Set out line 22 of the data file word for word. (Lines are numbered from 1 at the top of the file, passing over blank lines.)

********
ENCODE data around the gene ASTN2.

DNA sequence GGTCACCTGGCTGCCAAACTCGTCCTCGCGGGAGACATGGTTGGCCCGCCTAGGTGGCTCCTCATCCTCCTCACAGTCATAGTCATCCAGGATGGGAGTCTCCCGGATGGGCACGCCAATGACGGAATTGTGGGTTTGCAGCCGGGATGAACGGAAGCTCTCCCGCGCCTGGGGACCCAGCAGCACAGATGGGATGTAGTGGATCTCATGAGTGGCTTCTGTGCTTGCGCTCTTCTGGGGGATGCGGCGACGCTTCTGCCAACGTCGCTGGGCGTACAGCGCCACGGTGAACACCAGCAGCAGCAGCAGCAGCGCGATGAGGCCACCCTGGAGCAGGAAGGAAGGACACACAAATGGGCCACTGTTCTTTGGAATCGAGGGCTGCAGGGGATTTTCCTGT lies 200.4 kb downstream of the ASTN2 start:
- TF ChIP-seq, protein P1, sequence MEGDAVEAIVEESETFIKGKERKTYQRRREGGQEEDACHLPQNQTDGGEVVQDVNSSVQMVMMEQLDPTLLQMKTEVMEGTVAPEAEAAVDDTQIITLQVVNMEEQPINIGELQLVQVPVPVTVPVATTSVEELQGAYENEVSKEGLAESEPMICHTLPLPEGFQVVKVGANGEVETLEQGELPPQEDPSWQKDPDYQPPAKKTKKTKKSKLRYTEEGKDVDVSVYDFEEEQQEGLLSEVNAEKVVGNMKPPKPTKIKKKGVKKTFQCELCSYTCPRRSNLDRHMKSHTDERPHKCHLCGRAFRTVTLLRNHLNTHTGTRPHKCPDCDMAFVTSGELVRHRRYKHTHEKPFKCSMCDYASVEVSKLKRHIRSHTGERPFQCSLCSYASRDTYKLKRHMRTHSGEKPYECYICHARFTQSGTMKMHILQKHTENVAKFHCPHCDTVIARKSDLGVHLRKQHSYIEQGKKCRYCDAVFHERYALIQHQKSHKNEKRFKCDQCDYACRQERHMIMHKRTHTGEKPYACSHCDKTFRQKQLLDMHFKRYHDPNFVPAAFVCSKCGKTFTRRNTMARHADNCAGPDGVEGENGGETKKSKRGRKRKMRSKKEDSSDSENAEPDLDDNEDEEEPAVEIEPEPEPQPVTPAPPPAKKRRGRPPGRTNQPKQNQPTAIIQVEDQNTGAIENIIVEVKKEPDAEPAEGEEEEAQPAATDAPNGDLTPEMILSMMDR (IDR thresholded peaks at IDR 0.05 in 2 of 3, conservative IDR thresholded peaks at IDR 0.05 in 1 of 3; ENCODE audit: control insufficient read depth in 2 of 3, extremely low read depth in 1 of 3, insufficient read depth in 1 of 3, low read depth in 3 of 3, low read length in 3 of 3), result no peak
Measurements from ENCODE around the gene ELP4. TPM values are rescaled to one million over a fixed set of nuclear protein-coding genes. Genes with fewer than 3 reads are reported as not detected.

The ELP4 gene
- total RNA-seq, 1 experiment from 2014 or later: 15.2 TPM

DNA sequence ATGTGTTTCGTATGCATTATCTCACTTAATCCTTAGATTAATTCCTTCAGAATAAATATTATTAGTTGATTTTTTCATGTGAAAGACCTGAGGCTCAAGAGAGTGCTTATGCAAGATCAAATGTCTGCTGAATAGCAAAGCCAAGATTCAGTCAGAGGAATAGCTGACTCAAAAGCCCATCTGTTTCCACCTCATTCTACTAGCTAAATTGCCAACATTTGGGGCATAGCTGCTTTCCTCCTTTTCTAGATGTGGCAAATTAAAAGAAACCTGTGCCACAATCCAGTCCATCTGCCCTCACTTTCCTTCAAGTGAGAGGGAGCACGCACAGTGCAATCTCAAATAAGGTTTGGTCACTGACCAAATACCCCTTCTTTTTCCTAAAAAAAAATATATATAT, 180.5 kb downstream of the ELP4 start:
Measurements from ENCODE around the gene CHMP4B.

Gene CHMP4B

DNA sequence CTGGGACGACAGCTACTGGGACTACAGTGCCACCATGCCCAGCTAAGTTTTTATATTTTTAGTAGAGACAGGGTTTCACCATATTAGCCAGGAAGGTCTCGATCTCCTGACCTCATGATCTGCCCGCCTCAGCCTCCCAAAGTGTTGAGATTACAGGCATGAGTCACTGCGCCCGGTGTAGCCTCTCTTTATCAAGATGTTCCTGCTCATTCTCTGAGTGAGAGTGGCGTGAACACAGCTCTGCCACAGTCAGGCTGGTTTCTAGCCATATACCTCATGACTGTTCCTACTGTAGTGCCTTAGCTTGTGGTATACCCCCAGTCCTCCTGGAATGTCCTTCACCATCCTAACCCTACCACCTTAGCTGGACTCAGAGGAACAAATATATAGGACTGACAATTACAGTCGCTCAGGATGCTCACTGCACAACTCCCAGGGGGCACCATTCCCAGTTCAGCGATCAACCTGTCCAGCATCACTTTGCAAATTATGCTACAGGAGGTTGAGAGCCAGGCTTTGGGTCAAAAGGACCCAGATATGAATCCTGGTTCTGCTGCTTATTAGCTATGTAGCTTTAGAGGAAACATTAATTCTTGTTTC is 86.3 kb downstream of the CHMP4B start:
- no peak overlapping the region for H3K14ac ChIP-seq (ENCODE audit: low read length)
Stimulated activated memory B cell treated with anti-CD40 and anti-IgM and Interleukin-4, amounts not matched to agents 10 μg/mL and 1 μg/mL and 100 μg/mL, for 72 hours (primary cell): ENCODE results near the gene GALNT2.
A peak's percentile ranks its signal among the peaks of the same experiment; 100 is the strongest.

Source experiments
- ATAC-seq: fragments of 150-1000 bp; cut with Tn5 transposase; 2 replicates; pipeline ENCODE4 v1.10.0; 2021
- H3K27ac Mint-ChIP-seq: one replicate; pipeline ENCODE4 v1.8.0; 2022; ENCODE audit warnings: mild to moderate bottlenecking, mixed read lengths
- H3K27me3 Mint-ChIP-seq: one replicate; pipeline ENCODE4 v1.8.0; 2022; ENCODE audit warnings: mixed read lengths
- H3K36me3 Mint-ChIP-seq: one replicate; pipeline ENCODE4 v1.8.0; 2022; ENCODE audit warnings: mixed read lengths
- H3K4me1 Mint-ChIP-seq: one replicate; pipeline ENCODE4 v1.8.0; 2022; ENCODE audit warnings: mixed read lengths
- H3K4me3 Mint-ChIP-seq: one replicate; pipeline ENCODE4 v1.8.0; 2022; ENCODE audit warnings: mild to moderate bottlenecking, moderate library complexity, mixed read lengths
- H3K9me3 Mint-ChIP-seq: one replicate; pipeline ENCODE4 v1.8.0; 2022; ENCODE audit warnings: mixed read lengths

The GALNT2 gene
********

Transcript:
The GALNT2 gene